Effects of Caloric Restriction on the Maintenance of Genetic Fidelity

  • Ronald W. Hart
  • Angelo Turturro
  • Rex A. Pegram
  • Ming W. Chou
Part of the Basic Life Sciences book series (BLSC, volume 53)


Comparative analysis of DNA damage and repair determinations across different species can contribute to a better understanding of the biological significance of these parameters in human tissues.Previous data from such comparative studies, used inconjunction with additional data from a number of other areas (including life span studies) has led to one approach which considers DNA damage and repair in the context of longevity-assurance mechanisms (Sacher, 1977; Hart and Turturro, 1981). The theory of longevity-assurance mechanisms treats animal life span as the by-product of particular processes which have evolved to protect the genomic integrity of a species. These processes, such as DNA repair and limiting proliferation, would also protect cells from neoplastic transformation. Moreover, human evolution of what appears to be the longest mammalian life span may have been integrally dependent upon these processes, and an understanding of these mechanisms seems critical to the discovery of methods to improve longevity and limit toxicity from a number of environmental exposures.


Caloric Restriction Brown Norway Increase Life Span Aberrant Gene Expression Peromyscus Leucopus 
These keywords were added by machine and not by the authors. This process is experimental and the keywords may be updated as the learning algorithm improves.


Unable to display preview. Download preview PDF.

Unable to display preview. Download preview PDF.


  1. Bishop, J., 1985, Viral oncogenes, Cell, 42: 23.PubMedCrossRefGoogle Scholar
  2. Croy, R.G., and Wogan, G.N., 1981, Temporal Patterns of Covalent DNA Adducts in Rat Liver after Single and Multiple Doses of Aflatoxin B1, Cancer Res., 41: 197.PubMedGoogle Scholar
  3. Duffy, P.H., Feuers, R.J., Leakey, J.A., Turturro, A., and Hart, R.W., 1989, Effect of chronic caloric restriction on physiological variables related to energy metabolism in the male Fischer 344 rat, Mech. Ageing Dev., 48: 117.PubMedCrossRefGoogle Scholar
  4. Harman, D., 1981, The aging process. Proc. Natl. Acad. Sci. 78: 7124.PubMedCrossRefGoogle Scholar
  5. Hart, R.W., and Turturro, A., 1981, Evolution and longevity- assurance processes, Naturwissenschaften, 68: 552.PubMedCrossRefGoogle Scholar
  6. Howard, P.C., Heflich, R.H., Evans, F.E., and Beland, F.A., 1983, Formation of DNA Adducts in vitro and in Salmonella typhimurium upon Metabolic Reduction of the Environmental Mutagen 1-Nitropyrene, Cancer Res., 43: 2052.PubMedGoogle Scholar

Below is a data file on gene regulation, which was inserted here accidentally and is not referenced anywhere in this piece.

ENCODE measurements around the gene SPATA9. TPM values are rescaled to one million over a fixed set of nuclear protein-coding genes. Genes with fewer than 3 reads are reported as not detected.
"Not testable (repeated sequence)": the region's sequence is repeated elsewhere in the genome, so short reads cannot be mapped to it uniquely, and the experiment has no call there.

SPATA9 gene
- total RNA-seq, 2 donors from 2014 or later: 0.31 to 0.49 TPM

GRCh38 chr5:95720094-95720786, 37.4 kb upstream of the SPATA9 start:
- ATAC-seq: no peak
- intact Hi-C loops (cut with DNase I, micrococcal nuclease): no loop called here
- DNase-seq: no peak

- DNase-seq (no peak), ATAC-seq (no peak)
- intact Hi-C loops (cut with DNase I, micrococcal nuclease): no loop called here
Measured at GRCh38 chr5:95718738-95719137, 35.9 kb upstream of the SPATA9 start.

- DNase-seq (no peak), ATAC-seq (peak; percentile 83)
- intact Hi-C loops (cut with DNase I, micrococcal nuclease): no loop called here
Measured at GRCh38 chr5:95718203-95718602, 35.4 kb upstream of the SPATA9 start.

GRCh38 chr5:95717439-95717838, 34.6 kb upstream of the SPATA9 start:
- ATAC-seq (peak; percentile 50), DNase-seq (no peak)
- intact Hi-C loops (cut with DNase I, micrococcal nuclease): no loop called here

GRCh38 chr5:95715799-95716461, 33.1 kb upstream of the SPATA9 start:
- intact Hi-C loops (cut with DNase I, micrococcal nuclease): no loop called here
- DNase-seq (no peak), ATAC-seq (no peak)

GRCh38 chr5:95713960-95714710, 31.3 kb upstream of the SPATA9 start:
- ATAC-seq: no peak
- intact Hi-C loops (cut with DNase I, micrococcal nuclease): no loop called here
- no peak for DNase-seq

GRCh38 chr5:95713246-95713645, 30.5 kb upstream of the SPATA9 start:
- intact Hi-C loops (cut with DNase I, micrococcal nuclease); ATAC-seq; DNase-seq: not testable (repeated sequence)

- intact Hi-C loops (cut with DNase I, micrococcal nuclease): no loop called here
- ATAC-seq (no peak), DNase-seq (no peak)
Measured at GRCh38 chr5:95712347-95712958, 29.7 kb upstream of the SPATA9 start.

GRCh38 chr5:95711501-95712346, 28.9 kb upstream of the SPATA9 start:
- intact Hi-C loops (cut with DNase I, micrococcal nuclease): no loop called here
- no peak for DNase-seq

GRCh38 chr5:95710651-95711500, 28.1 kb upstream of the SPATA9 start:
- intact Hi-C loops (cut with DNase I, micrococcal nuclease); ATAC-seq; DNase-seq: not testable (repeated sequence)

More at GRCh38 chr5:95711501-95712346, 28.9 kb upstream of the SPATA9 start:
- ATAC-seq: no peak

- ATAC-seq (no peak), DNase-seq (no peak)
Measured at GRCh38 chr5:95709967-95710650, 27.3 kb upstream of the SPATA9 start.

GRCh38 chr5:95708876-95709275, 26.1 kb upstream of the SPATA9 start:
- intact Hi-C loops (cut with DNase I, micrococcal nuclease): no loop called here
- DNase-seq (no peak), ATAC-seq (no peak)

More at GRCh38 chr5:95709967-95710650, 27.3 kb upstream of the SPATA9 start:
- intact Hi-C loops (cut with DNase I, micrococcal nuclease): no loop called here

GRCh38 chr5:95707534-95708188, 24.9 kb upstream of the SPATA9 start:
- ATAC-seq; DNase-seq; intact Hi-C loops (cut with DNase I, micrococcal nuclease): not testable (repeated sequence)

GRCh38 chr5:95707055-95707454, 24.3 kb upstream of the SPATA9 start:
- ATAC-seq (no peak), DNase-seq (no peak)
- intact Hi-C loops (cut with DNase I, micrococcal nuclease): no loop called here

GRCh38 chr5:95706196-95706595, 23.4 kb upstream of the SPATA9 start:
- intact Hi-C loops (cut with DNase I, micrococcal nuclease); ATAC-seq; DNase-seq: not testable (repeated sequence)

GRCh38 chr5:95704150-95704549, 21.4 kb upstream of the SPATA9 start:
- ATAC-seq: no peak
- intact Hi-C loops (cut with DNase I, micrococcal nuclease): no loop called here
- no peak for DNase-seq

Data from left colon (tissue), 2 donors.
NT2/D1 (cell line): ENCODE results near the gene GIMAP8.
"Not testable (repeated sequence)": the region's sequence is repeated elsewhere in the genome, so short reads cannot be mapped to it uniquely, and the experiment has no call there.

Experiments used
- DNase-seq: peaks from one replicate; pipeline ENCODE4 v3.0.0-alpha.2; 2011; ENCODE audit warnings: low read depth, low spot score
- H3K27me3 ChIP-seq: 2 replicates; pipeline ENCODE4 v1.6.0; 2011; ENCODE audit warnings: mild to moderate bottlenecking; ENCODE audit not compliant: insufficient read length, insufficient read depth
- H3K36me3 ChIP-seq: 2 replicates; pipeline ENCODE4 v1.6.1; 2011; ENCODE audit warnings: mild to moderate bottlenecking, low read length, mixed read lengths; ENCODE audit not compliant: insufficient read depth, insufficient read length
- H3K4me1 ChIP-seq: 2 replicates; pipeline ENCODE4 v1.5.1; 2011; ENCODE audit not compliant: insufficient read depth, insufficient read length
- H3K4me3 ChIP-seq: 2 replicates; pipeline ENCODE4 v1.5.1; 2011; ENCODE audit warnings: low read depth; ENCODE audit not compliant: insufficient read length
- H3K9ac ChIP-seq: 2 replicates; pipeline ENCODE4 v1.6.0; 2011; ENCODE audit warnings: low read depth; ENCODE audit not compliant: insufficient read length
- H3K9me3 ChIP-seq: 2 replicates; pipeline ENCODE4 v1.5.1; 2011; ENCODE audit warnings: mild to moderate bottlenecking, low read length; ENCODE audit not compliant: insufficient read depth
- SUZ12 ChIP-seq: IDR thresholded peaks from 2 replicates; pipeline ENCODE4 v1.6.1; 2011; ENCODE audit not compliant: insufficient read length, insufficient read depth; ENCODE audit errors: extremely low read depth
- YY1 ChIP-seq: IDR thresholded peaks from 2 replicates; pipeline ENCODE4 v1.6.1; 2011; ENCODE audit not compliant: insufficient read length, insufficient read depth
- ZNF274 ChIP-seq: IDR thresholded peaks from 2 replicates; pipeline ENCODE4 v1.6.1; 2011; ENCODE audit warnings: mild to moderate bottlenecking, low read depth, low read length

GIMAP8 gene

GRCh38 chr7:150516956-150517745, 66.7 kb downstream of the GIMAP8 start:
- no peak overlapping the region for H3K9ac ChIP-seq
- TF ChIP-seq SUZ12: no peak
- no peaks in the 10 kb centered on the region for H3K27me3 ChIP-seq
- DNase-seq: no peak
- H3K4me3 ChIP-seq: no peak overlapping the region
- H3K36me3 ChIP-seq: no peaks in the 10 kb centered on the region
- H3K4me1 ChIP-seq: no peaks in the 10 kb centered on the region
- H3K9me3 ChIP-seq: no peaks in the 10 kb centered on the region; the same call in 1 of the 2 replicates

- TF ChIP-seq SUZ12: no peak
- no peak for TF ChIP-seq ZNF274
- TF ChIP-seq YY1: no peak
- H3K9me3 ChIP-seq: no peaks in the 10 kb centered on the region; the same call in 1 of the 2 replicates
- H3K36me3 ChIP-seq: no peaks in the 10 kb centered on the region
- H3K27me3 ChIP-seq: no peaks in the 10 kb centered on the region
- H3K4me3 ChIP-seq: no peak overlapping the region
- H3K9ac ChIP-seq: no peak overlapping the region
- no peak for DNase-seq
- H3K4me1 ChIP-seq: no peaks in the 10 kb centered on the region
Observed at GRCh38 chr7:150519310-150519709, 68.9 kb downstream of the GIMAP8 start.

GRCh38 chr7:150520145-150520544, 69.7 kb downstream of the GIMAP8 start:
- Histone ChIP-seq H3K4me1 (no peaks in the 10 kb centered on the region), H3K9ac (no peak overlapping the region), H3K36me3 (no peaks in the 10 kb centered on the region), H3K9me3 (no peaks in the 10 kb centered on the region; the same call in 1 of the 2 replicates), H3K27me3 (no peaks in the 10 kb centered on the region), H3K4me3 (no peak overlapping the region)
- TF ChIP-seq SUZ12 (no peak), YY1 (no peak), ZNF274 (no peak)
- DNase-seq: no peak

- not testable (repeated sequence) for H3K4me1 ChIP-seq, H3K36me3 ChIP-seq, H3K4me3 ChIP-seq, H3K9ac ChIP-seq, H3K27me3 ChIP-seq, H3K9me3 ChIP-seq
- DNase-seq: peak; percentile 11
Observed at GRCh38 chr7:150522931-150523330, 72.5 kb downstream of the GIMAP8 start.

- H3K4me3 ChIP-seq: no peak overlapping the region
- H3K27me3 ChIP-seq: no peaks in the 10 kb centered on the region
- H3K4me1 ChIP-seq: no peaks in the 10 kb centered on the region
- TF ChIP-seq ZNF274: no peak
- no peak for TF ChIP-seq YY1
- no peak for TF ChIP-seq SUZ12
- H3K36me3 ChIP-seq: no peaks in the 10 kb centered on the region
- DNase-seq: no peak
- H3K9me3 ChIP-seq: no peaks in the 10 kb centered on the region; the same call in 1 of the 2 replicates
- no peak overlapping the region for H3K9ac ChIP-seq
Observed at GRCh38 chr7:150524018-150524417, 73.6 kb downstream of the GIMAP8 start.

7. Kirkwood, T., 1985, Comparative and evolutionary aspects of longevity, in: “Handbook of the Biology of Aging”, C. Finch and E. Schneider, eds., Van Nostrand, New York.Google Scholar
  8. Koizumi, A., Weindruch, R., and Walford, R.L., 1987, Influences of dietary restriction and age on liver enzyme activities and lipid peroxidation in mice, J. Nutr., 117: 361.PubMedGoogle Scholar
  9. Leakey, J., Cunny, H., Bazare, J. Jr., Webb, P., Lipscomb, J., Slikker, W. Jr., Feuers, R., Duffy, P. H., and Hart, R. W., 1989, Effects of aging and caloric restriction on hepatic drug metabolizing systems in the Fischer 344 rat. II. effects on conjugating enzymes. Mech. Ageing Dev., 48: 157.PubMedCrossRefGoogle Scholar
  10. Lindahl, T. and Nyberg, B., 1972, Rate of depurination of native deoxyribonucleic acid, Biochemistry, 11: 3610.PubMedCrossRefGoogle Scholar
  11. Lipman, J.M., Turturro, A., and Hart, R.W., 1989, The influence of dietary restriction on DNA repair in rodents: A preliminary study, Mech. Ageing Dev. 48: 135.PubMedCrossRefGoogle Scholar
  12. Nakamura, K.D., Duffy, P.H., Turturro, A., and Hart, R.W., 1989, The effect of dietary restriction on myc protooncogene expression in mice: A preliminary study, Mech. Ageing Dev. 48: 199.PubMedCrossRefGoogle Scholar
  13. Nakamura, K.D., Duffy, P.H., Lu, M., and Hart, R.W., Hepatic myc protooncogene is reduced and possibly correlated with body temperature in fasted Peromyscus leucopus mice., AGE, in press.Google Scholar
  14. Newberne, P.M., and Rogers, A.E., 1986, The role of nutrients in cancer causation, in: “Diet, Nutrition, and Cancer,” Y. Hsyashi, ed., Japan Soc. Press, Tokyo.Google Scholar
  15. Pashko, L.L., and Schwartz, A., 1983, Effect of food restriction, dehydroepiandrosterone, or obesity on the binding of 3H-7,12-dimethyl-benz(a)anthracene to mouse skin DNA. J. Gerontol. 38: 8.PubMedGoogle Scholar
  16. Pegram R.A., Allaben W.T., and Chou, M.W., 1989, Effect of caloric restriction on aflatoxin-B1 DNA adduct formation and associated factors in Fischer 344 rats: Preliminary findings., Mech. Ageing Dev. 48: 167.PubMedCrossRefGoogle Scholar
  17. Sacher, G., 1977, Life table modification and life prolongation, in: “Handbook of the Biology of Aging”, C. Finch and L. Hayflick, eds., Van Nostrand, New York.Google Scholar
  18. Schneider E.L., and Reed, J.D., 1985, Modulations of aging processes. in: “Handbook of the Biology of Aging”, C. Finch and E. Schneider, eds., Van Nostrand, New York.Google Scholar
  19. Turturro, A., and Hart, R.W., 1984, DNA repair mechanisms in aging, in: “Comparative Biology of Major Age-Related Diseases,” D. Schiapelli and G. Migaki, eds., Liss, New York.Google Scholar
  20. Wong, Z.A., and Hsieh, D.P.H., 1980, The comparative metabolism and toxicokinetics of aflatoxin B1 in the monkey, rat, and mouse, Toxicol. Appl. Pharmacol. 55: 115.PubMedCrossRefGoogle Scholar

Copyright information

© Plenum Press, New York 1990

Authors and Affiliations

  • Ronald W. Hart
    • 1
  • Angelo Turturro
    • 1
  • Rex A. Pegram
    • 1
  • Ming W. Chou
    • 1
  1. 1.National Center for Toxicological ResearchUnited States Public Health ServiceJeffersonUSA

Personalised recommendations